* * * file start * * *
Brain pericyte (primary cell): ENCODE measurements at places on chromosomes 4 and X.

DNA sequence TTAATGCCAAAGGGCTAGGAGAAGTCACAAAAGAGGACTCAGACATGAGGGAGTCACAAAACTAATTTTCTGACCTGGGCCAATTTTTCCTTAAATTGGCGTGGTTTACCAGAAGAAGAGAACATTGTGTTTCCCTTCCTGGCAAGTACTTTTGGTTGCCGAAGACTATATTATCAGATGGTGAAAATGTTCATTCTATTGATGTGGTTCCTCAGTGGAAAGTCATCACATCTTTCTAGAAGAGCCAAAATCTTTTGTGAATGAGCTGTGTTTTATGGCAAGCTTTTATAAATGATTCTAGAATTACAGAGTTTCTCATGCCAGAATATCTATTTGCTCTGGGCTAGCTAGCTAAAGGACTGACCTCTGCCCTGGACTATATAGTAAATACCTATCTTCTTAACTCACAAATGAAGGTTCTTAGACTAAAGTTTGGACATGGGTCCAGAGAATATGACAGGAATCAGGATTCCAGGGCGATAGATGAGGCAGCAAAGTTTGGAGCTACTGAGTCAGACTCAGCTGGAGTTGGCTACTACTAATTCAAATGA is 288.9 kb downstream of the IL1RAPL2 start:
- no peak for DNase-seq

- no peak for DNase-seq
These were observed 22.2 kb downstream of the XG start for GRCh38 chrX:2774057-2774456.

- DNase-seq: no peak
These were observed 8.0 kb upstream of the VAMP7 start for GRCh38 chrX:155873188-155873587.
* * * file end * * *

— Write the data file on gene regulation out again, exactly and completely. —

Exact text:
Brain pericyte (primary cell): ENCODE measurements at places on chromosomes 4 and X.

DNA sequence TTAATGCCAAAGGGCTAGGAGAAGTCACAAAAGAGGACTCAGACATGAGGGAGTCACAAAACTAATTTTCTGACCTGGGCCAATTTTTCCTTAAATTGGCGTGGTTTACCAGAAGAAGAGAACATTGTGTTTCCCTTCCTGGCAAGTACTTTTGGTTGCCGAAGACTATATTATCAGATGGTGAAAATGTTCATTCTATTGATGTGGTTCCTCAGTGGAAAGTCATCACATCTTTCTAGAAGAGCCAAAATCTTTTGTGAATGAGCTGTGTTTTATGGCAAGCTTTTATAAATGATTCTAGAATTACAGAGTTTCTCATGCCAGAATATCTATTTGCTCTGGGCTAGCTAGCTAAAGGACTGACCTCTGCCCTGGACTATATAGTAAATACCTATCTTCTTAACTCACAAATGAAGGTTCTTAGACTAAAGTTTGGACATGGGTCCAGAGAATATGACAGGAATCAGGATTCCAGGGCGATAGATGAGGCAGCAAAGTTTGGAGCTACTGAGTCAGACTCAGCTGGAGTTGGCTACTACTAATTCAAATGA is 288.9 kb downstream of the IL1RAPL2 start:
- no peak for DNase-seq

- no peak for DNase-seq
These were observed 22.2 kb downstream of the XG start for GRCh38 chrX:2774057-2774456.

- DNase-seq: no peak
These were observed 8.0 kb upstream of the VAMP7 start for GRCh38 chrX:155873188-155873587.